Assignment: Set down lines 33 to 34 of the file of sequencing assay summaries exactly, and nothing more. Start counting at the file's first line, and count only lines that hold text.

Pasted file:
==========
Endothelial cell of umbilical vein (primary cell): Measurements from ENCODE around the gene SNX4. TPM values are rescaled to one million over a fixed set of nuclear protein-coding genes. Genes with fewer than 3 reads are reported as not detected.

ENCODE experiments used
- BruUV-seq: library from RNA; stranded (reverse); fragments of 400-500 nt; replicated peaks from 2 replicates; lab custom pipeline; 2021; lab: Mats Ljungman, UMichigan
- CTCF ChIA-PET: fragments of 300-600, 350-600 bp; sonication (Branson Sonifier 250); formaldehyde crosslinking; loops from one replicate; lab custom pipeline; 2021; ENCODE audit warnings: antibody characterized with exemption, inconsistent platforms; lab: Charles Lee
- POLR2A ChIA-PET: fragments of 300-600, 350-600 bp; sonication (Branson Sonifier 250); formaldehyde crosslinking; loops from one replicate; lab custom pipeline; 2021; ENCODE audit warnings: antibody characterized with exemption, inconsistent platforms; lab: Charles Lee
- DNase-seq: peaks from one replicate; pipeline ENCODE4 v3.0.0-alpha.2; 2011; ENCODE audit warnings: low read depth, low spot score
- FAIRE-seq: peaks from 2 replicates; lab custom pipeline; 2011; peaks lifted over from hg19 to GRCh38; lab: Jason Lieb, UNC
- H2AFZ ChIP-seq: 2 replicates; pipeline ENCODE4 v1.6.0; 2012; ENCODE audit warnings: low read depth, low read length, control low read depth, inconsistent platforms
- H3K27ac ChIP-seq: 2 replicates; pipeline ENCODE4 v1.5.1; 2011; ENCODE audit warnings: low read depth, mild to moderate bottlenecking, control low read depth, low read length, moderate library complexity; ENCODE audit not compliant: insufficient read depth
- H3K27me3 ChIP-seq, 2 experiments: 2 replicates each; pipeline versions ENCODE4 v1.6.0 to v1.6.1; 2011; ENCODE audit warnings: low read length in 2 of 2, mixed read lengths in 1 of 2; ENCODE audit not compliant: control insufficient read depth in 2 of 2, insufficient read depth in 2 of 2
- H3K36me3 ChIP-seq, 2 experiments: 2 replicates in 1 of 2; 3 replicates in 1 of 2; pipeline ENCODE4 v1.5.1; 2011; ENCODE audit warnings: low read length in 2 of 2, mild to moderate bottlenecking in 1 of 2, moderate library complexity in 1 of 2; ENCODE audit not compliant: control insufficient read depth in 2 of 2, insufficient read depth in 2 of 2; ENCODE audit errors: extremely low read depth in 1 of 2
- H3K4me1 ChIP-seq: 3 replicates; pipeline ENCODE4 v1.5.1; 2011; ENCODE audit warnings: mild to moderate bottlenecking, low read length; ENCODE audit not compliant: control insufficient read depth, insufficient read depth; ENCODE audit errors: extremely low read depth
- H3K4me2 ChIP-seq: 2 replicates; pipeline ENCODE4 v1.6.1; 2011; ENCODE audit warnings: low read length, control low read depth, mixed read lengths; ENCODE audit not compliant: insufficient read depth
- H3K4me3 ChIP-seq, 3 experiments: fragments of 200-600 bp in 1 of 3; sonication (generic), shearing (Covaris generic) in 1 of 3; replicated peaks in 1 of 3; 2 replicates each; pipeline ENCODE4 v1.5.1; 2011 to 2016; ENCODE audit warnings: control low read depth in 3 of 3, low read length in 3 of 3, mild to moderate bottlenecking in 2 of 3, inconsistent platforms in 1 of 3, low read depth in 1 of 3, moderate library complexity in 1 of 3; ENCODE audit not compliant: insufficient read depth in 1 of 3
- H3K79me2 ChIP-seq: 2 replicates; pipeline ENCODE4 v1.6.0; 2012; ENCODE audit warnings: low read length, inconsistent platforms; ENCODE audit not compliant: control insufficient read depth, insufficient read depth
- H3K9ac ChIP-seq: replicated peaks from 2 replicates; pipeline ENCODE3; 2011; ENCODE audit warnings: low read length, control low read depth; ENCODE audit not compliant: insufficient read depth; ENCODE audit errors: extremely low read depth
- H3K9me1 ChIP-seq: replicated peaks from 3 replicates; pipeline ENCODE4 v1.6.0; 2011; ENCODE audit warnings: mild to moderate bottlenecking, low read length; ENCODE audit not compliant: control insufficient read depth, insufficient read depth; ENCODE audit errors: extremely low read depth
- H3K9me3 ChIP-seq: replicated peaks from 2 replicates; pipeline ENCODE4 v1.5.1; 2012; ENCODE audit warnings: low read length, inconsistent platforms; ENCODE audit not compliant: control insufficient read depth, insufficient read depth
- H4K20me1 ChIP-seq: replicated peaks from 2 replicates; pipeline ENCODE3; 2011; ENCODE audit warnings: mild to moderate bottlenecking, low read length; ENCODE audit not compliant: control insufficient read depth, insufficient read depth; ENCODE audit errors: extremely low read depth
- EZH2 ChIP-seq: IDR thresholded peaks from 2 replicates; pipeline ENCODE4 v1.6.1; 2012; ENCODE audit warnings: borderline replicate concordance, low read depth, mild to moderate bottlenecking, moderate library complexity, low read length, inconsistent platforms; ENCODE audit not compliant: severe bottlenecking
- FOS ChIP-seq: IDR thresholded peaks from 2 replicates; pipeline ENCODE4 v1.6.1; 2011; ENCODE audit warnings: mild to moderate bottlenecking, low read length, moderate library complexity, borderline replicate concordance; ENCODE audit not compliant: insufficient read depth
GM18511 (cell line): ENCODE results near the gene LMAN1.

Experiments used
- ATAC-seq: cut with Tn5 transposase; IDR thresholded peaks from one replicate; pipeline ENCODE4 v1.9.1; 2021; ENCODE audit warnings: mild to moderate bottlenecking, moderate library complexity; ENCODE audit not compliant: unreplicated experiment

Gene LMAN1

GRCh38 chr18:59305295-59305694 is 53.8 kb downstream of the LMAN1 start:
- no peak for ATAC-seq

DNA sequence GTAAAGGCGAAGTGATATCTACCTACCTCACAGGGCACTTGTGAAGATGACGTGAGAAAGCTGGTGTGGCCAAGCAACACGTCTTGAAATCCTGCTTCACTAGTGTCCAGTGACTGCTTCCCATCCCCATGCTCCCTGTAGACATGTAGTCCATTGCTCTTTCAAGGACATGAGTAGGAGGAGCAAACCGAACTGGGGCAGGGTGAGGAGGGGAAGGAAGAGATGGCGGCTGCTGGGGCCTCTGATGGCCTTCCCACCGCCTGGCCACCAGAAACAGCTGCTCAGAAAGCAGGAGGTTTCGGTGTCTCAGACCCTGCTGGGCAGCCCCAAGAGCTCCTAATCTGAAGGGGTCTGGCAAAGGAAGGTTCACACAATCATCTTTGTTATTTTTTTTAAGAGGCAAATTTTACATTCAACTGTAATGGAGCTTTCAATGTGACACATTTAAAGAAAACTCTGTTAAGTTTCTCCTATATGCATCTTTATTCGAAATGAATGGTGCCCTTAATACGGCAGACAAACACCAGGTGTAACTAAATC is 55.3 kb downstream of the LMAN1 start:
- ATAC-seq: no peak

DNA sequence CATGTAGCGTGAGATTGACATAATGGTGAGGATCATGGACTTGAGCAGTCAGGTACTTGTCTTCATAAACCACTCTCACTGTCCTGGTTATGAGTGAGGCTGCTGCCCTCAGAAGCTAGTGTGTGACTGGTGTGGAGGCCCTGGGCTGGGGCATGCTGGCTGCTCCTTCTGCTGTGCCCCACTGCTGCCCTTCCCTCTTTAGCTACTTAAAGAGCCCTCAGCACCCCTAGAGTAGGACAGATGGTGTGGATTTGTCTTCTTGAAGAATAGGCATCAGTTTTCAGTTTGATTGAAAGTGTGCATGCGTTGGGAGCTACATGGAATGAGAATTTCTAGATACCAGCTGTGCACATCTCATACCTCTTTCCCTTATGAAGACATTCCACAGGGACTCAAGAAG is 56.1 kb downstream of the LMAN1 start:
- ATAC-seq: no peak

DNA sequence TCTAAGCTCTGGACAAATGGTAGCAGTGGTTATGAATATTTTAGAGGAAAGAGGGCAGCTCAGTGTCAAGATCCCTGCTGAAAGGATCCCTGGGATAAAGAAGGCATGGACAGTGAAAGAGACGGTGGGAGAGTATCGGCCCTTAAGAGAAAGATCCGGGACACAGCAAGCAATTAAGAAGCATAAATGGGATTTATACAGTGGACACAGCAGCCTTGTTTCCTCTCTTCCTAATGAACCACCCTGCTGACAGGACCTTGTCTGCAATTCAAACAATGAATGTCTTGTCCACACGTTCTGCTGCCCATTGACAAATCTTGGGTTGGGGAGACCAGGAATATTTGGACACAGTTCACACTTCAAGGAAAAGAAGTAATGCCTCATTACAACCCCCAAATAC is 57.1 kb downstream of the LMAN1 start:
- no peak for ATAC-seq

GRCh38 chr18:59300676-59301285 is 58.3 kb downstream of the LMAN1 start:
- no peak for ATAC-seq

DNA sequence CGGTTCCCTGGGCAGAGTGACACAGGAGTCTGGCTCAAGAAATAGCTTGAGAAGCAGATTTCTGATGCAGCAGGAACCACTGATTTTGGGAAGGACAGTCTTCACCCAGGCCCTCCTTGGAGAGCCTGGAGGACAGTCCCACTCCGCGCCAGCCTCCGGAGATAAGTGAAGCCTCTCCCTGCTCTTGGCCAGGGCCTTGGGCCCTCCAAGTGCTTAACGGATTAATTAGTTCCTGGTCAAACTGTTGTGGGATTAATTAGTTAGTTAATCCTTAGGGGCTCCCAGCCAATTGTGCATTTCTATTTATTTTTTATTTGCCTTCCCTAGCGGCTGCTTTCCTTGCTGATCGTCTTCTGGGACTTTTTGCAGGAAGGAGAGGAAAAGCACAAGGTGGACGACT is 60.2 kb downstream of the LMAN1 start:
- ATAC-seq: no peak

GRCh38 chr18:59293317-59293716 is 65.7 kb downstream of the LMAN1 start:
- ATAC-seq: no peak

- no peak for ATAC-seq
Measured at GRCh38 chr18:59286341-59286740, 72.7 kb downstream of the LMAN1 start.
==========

- no peak for ATAC-seq

GRCh38 chr18:59300676-59301285 is 58.3 kb downstream of the LMAN1 start: